• Bryan says:

        I don’t have a clue what credit swapping has to do with enviormentalist making it impossible to do any kind of business in this this country but that sounds like your issue. I’m NOT uninformed! I don’t know how long you’ve lived in the area but the enviromentalist blew the hell out of the timber industry 25 years ago, just like they did the steel industry 30+ years ago. Greenies aren’t going to be happy unless we are importing everything, then we’ll be like Greace or Italy or Spain. I know the economics of supply and demand, I do work for the largest railroad and studied it in school, so please don’t talk to me like I’m stupid! The point Jason and I are making is simple, you could stop all the exports from Canada and the US and it won’t make it damn difference how much coal the asian countries are going to burn. Now, if any of you care to agree then there is a starting point, if not, then you truely show your ignorance. As for how long the BNSF and UP have been exporting coal through Westshore, it has been about five years that there has been much over 1.5mil tons, this year will be around 6.5 mil including what is going through Prince Rupert, last year was 4mil and the two years before that 3-4mil tons. What I would like an answer to though is this, of all the coal that has been taken out of the PRB since 82 or so, I’ve never heard of any health conditions going bad cause a coal train went by every hour or so. So, where is all this scary health crap coming from?? Has peoples health from Vancouver Wa. to Blain gotten worst the last 5 years?? Easy answer, NO!! So there is another arguement that holds no water. What is funny about this issue from a personal side, I’m supposed to take the other side arguements as gospel and believe everything that is said. The bad thing is either side has thier own agenda, I’m just trying to make sure I’ve got a job for the next 18 years for my retirement. I’m open minded enough to listen to someone else’s view about anything, but when it comes to a small minority that feels their point is more important than the majority than it is an arguement I don’t mind having, especially when the other side isn’t as open minded as they expect everyone else to be. Eric I’ll keep reading your blog and responding, I do respect your position, may not agree but I do respect it.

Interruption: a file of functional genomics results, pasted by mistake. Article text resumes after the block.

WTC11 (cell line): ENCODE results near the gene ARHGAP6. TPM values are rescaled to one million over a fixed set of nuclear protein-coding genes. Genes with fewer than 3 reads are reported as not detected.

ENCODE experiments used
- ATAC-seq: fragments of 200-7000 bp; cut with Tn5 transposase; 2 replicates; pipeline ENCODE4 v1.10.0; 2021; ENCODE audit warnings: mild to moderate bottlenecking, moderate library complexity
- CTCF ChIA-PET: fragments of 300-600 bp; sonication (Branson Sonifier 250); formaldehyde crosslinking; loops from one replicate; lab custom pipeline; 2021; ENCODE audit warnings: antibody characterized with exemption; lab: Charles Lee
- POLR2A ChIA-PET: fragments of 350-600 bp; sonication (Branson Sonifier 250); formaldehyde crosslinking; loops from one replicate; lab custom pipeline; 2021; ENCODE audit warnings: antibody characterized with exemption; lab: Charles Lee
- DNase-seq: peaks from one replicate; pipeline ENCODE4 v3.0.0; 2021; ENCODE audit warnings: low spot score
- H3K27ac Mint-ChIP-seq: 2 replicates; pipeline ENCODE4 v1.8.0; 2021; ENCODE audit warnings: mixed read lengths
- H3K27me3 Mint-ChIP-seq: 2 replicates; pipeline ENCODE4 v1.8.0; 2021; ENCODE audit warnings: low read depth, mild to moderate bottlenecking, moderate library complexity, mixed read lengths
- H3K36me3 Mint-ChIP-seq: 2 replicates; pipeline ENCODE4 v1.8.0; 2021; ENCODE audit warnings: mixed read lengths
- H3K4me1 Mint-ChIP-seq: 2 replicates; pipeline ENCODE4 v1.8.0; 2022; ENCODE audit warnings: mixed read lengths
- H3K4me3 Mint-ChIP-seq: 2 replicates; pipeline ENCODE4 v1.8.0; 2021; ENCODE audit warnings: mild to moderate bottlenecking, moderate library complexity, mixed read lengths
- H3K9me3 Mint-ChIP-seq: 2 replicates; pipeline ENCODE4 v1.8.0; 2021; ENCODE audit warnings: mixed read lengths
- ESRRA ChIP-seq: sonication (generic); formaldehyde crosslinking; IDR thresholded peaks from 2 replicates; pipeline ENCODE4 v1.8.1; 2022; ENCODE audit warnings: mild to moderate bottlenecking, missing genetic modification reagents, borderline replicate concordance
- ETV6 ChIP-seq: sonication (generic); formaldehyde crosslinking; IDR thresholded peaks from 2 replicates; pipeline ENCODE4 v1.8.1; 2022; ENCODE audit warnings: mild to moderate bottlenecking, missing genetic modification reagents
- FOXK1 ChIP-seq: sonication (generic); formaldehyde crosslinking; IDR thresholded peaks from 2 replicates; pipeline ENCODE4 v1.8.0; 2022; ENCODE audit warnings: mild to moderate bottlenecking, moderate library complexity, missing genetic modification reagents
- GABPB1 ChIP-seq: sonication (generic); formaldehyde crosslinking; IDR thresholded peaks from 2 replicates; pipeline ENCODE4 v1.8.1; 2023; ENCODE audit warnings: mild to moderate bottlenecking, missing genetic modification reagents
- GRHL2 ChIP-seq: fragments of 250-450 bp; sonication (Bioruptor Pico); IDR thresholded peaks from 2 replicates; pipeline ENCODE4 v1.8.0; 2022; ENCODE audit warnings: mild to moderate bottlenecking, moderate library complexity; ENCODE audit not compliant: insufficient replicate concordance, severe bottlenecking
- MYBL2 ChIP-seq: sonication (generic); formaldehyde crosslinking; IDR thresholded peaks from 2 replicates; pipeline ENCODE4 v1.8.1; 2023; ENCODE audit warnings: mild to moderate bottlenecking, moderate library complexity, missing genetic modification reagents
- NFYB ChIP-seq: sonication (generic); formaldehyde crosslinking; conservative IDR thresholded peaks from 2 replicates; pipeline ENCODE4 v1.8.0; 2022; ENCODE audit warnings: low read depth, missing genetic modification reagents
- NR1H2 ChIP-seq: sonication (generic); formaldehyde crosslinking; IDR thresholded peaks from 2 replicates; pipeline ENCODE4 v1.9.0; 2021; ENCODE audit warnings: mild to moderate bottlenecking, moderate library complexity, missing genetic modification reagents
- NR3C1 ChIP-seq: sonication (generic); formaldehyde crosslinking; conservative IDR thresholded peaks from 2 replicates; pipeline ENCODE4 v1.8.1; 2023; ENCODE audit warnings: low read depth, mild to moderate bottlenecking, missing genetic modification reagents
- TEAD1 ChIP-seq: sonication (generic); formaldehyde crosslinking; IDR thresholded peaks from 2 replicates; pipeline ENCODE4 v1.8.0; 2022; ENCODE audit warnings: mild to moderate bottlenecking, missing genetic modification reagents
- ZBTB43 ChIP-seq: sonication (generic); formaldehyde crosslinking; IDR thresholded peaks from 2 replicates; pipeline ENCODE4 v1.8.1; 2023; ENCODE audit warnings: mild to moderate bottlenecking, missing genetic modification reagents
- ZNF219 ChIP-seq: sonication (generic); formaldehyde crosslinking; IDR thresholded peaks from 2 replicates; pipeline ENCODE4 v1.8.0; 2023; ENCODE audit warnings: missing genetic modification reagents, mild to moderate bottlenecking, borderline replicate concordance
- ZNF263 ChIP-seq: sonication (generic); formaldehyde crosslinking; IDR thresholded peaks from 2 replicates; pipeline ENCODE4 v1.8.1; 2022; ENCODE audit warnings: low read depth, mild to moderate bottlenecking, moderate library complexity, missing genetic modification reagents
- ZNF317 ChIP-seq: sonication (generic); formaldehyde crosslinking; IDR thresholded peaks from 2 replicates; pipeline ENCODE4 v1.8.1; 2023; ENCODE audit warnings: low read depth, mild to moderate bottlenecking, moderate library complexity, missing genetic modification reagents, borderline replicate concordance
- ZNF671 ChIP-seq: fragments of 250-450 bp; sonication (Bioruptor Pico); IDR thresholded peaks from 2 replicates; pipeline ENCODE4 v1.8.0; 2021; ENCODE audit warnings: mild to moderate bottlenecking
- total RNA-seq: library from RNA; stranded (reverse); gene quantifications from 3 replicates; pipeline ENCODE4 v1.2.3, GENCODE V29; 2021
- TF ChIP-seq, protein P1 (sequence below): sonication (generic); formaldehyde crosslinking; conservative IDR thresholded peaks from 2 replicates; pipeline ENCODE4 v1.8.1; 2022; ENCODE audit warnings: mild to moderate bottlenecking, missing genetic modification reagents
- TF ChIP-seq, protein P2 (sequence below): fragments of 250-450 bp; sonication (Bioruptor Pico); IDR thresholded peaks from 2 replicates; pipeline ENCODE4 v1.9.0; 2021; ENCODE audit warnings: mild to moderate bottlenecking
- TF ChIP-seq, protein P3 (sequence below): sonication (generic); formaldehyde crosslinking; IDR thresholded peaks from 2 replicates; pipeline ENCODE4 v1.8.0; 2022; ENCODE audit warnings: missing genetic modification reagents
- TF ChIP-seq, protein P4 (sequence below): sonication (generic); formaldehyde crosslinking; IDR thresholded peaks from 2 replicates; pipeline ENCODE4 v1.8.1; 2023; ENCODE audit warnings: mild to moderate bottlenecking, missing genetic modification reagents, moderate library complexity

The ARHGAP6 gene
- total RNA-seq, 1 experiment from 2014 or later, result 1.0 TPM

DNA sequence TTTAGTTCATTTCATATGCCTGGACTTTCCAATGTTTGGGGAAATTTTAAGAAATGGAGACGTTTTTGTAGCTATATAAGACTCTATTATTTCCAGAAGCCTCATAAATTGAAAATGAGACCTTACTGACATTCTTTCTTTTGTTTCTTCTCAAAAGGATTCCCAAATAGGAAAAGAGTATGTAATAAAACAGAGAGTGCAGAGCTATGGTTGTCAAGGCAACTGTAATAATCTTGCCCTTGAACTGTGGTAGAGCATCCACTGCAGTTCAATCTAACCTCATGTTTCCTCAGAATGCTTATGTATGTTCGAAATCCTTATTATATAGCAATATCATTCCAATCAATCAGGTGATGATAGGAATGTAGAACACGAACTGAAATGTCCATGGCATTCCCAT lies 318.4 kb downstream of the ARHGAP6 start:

6. Ken Ward Jr. says:

    I’m a little curious about the numbers too, given that they are so much greater than current coal exports from the region.

  7. canyonguy26 says:


    Actual 1st phase of coal exports out of Cherry Point is about 24 million tons, insignificant compared to overall global trade. 100 million tons is would be significant but by the time things are ramped up to this level (if it ever happens), global coal sea trade is expected to be far greater in tonnage than it is currently. Making the 100 million tons unlikely to greatly affect prices.

  8. canyonguy26 says:

    Here is fact on projected Indonesian coal production by 2020 just by itself….

    • Eric de Place says:

      I hear the projected heroin and cocaine exports from South Asia are huge too. I guess that means the US should become a narcotics exporter. After all, someone else might ship the drugs if we don’t, and their drugs are allegedly even dirtier.

      • Bryan says: